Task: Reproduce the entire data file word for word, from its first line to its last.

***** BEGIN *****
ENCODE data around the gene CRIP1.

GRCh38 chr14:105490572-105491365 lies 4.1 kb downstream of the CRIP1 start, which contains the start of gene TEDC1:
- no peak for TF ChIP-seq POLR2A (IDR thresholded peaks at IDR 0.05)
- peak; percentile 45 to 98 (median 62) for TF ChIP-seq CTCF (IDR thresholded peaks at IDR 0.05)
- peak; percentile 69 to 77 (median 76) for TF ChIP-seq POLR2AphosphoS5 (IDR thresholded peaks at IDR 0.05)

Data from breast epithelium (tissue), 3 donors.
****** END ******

ENCODE data around the gene CRIP1.

GRCh38 chr14:105490572-105491365 lies 4.1 kb downstream of the CRIP1 start, which contains the start of gene TEDC1:
- no peak for TF ChIP-seq POLR2A (IDR thresholded peaks at IDR 0.05)
- peak; percentile 45 to 98 (median 62) for TF ChIP-seq CTCF (IDR thresholded peaks at IDR 0.05)
- peak; percentile 69 to 77 (median 76) for TF ChIP-seq POLR2AphosphoS5 (IDR thresholded peaks at IDR 0.05)

Data from breast epithelium (tissue), 3 donors.